Foreword Review — May / June 2002
In 1894 an old woman sat down to write, at the urging of a Dr.Gray and his wife, whose family she had supplied with bushels of moccasins and meals. She produced what has been called one of the “most remarkable autobiographies created by a woman in the nineteenth century.”
The author was born in 1837 on Madeline Island, the largest of the twenty-two islands that compose the Apostle Group. Covering nearly 600 square miles of southwestern Lake Superior, the area is both remote and brutal in winter. The village of Morrison’s birth, La Pointe, had been a thriving fur company headquarters since the late 1600s. By the beginning of the 1800s, however, it was in decline. Though the fur trade was no longer vigorous, Morrison was a member of its legacy-part Anishnabe, part French, and part Scottish. She grew up in a world where Ojibwa, French, and English were all spoken and mixed bloods were common and accepted.
This book is about transforming social and political climates, as well as a report of a land in metamorphosis, as wilderness gave way to domesticated farmland and reservations. Morrison describes the increasing racial tension as English-speaking populations crowded in.
Seasonal patterns, philosophy, and family history weave together to form a highly unusual and intriguing opportunity to walk in this woman’s moccasins. She describes sugaring in great historic detail: “We used snowshoes the whole time. In three days time we tapped 900 [birch] Bark Buckets.” Morrison’s family “made about one thousands pounds of sugar worth twelve cents a pound?” during two months in the sugar bush.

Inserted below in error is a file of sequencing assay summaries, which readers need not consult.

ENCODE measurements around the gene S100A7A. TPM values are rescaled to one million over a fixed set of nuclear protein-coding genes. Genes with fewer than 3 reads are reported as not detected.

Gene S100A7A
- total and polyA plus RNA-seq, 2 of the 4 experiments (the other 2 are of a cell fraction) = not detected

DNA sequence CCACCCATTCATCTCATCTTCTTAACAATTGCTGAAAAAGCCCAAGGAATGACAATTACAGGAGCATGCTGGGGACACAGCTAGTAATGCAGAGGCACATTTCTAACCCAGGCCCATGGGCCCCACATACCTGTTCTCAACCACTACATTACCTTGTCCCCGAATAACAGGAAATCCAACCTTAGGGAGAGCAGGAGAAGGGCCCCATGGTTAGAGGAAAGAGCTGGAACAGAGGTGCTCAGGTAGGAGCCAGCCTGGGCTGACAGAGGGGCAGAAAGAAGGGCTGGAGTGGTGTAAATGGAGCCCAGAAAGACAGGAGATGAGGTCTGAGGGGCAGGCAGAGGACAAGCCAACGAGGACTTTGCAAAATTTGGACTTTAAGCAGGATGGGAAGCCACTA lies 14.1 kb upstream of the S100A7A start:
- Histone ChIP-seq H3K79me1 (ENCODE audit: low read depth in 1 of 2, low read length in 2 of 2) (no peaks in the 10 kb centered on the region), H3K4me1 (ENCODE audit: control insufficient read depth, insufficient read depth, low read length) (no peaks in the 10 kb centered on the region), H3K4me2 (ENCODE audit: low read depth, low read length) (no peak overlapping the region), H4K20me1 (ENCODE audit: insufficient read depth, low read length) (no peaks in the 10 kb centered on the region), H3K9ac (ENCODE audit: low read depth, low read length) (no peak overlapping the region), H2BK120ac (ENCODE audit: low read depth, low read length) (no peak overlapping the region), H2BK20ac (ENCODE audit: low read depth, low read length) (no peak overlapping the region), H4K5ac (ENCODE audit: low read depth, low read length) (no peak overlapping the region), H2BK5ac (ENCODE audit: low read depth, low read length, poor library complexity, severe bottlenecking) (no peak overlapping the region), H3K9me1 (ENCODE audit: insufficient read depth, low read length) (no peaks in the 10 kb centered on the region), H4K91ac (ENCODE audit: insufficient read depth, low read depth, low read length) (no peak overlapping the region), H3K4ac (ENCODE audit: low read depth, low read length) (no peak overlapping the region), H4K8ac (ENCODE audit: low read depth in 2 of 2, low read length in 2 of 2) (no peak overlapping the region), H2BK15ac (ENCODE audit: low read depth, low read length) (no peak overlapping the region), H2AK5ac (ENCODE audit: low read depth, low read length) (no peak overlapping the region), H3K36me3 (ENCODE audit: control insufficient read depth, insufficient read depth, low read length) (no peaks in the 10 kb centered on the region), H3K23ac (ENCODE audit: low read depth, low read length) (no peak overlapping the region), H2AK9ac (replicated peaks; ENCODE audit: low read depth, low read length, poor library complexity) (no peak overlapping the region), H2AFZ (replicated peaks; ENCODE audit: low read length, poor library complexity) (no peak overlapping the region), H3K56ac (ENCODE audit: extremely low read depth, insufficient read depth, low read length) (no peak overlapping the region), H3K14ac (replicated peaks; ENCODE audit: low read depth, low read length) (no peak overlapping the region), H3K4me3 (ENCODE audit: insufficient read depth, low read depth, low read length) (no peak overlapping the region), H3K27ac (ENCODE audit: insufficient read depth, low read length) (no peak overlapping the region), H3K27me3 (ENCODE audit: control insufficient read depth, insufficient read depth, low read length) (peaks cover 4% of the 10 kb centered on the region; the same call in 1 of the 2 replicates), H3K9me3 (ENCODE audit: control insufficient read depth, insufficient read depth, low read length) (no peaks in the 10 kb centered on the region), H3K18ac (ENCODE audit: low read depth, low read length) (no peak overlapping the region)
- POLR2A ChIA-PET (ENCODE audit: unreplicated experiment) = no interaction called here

In addition to the grueling task of preparing and presenting an ancient and fragmented manuscript, editor Brehm provides the reader with informational inserts concerning important and historically pertinent events. Photographs complement the text. An interpretive chapter at the end of the book defines Morrison’s place in the changing region so influenced and formed by the fur trade and its European representatives.
Every so often in life, a window into the past happens to open wide; occasionally someone is there to take a good long look. Morrison’s Little History is such a window. Thanks to Brehm, who took on the challenge of recovering and piecing together the documents, letters, and articles that form this book, we can all look back.